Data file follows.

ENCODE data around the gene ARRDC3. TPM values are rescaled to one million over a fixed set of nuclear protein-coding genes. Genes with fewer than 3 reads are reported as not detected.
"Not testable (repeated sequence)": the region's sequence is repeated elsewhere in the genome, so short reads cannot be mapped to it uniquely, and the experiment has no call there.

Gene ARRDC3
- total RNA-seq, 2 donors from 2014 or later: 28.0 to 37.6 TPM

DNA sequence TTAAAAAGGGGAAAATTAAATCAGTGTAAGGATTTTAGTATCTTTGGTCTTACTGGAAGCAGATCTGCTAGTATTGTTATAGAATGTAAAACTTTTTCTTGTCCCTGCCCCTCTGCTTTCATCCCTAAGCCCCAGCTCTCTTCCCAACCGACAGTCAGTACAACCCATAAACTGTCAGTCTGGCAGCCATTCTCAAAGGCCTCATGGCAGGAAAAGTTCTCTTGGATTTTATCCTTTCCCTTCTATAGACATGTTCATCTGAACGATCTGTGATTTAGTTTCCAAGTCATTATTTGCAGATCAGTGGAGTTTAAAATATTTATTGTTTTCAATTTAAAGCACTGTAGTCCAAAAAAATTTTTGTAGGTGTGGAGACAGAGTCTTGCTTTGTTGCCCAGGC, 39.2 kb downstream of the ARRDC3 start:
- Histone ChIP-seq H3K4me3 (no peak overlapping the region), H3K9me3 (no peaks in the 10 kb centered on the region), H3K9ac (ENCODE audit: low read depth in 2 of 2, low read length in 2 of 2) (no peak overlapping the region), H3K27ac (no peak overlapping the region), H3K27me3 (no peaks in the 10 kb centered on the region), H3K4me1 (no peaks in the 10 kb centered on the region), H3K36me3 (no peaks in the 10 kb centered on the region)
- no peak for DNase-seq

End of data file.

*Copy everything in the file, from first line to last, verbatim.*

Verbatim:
ENCODE data around the gene ARRDC3. TPM values are rescaled to one million over a fixed set of nuclear protein-coding genes. Genes with fewer than 3 reads are reported as not detected.
"Not testable (repeated sequence)": the region's sequence is repeated elsewhere in the genome, so short reads cannot be mapped to it uniquely, and the experiment has no call there.

Gene ARRDC3
- total RNA-seq, 2 donors from 2014 or later: 28.0 to 37.6 TPM

DNA sequence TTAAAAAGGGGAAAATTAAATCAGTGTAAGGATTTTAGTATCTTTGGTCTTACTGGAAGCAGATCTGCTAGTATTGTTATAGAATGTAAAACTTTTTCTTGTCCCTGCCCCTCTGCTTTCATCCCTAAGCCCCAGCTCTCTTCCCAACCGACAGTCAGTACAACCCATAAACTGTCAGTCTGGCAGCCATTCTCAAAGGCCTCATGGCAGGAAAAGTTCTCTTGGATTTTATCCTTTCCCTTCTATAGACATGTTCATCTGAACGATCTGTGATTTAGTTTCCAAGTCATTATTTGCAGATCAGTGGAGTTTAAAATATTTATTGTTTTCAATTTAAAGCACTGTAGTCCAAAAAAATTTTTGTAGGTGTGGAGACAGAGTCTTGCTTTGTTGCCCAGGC, 39.2 kb downstream of the ARRDC3 start:
- Histone ChIP-seq H3K4me3 (no peak overlapping the region), H3K9me3 (no peaks in the 10 kb centered on the region), H3K9ac (ENCODE audit: low read depth in 2 of 2, low read length in 2 of 2) (no peak overlapping the region), H3K27ac (no peak overlapping the region), H3K27me3 (no peaks in the 10 kb centered on the region), H3K4me1 (no peaks in the 10 kb centered on the region), H3K36me3 (no peaks in the 10 kb centered on the region)
- no peak for DNase-seq